India and Pakistan go Nuclear

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  • by Anup Shah
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And while the Cold War1 may be over, it looks like there could be another arms race as India2 re-evaluates its nuclear3 policies. In 1998, India performed4 underground nuclear explosions near the Pakistani border. Pakistan reacted by performing it's own tests5. The first detonation by India was taken as a surprise6 -- but should it have been?

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  1. Double Standards?
  2. Nuclear or Unclear Priorities?

Double Standards?

Double standards are claimed by the two countries because they face tough economic sanctions when France and China, two members of the Security Council and of the "nuclear club", only received condemnation7 for their tests, but no sanctions.

In addition, as claims are made that these deterrents are no guarantee for peace, India and Pakistan make the counter-claim that the "big 5" (USA, Russia, France, UK and China) should therefore reduce their (still) large stockpile if they want to guarantee peace.

There have been many criticisms of the nuclear powers not doing enough8 about their own nuclear weapons proliferation issues, while hypocritically enforcing other nations to cut back or avoid it.

However, it looks like UK will hopefully be setting an example9 to the other powers by attempting to cut it's own arsenal of weapons. A coalition of 8 UN members is also hoping to urge the UN General Assembly10 to tackle the issue of nuclear disarmament.

India had made a very powerful statement via its nuclear tests regarding the fact that the country should no longer be ignored and that it is a legitimate Nuclear power and a possible consideration as a permanent Security Council member. It has been attempting to get a seat for a while now, and this could be a potentially important step forward.

Pakistan then would also have a case to be considered as a permanent Council member. If Pakistan were to also gain a seat, then would that suggest to the rest of the world that for its interests to be considered and for it to be as influential, that nuclear weapons are the way to go?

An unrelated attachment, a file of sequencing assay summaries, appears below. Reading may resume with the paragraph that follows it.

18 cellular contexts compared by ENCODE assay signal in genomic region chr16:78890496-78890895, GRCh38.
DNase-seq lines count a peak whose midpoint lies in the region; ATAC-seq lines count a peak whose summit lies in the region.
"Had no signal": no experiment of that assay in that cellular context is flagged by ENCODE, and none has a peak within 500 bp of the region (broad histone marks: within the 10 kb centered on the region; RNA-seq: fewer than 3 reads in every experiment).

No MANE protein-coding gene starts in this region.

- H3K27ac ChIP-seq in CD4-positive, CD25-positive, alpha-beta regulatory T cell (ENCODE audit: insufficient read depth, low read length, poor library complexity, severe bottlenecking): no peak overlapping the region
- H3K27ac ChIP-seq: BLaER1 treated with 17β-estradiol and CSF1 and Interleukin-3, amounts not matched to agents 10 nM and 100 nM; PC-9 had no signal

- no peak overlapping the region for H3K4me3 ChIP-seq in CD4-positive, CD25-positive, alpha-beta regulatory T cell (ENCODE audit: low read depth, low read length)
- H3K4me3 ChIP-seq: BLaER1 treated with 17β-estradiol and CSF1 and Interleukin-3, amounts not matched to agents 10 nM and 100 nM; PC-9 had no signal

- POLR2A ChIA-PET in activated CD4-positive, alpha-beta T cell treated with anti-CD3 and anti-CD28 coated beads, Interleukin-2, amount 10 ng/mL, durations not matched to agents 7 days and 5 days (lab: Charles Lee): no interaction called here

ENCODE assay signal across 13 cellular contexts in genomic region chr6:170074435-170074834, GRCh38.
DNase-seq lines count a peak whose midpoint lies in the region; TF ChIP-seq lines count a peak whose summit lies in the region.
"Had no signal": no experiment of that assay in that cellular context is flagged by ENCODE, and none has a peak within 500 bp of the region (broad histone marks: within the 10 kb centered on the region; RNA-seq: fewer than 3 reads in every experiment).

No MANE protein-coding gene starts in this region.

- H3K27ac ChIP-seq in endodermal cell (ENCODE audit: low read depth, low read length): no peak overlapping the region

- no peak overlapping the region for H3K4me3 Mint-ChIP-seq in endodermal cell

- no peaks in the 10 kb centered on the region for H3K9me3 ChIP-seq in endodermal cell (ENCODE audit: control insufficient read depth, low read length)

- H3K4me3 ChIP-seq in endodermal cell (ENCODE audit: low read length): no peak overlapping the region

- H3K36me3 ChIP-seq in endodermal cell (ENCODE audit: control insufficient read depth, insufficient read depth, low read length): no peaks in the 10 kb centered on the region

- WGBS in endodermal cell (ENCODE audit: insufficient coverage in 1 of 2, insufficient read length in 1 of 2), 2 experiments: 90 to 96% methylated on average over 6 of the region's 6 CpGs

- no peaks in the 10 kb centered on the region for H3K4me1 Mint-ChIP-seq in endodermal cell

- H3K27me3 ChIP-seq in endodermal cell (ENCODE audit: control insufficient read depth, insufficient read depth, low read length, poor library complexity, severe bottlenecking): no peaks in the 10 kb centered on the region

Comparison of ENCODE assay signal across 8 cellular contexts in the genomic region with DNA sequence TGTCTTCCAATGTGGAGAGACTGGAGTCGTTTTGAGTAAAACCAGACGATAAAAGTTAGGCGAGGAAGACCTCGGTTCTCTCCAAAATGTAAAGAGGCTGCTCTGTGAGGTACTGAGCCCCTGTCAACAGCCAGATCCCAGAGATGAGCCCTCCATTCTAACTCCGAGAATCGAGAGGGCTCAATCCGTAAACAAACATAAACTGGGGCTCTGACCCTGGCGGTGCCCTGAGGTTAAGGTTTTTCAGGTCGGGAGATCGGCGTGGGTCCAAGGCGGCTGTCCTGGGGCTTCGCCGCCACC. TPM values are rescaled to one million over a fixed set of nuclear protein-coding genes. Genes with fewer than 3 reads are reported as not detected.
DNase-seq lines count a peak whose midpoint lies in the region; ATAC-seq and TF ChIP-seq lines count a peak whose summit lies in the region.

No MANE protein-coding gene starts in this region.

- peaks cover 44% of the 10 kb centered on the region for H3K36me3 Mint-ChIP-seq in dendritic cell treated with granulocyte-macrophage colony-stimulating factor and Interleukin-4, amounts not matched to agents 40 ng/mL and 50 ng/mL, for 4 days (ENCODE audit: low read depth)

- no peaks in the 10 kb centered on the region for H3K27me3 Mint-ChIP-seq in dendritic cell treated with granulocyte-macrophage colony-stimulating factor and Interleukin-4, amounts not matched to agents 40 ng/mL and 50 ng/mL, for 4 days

(The non-democratic nature of the Security Council11 is another topic, and many suggest that the United Nations should not have a Security Council, as the General Assembly is more inclusive. However, the former imperial powers (UK, France, Russia, and USA), do not want this privilege to be extended to everyone, as then it would no longer be an important privilege. Due to emerging powers in Asia, such as India and China, China could not be ignored and were permitted in. India now wants in too it would seem.)

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Nuclear or Unclear Priorities?

The detonations had enormous popular backing by the Indian people. However, just a couple of months since those nuclear tests, people in India and Pakistan have been talking about the more important and urgent needs of the many poor people rather than increased military arms spending. After all, if a rich nation such as USA spent $5.5 trillion12 between 1940 and 1996 on its nuclear programs, what impact would a fraction of that have on India or Pakistan when they have many other social issues to tackle?

On the 53rd anniversary of the Hiroshima13 bombing, there were large anti-nuclear demonstrations14 and rallies around India and other countries. People are questioning whether India and Pakistan are ignoring15 the lessons learned from the Cold War regarding a nuclear arms race. Their announcement that they will be signing the Comprehensive Test Ban Treaty is a move in the right direction, but India has demanded an understandable condition that the US also ratifies it first and Pakistan has said they will wait on India before signing themselves. However, the US decided not to ratify the CTBT.

As India still looks to purchase more military equipment16 it could be that Pakistan will naturally follow thereby allowing an arms race to continue with increased tension for a long time still to come.

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Arms Control

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Nuclear Weapons

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  • by Anup Shah
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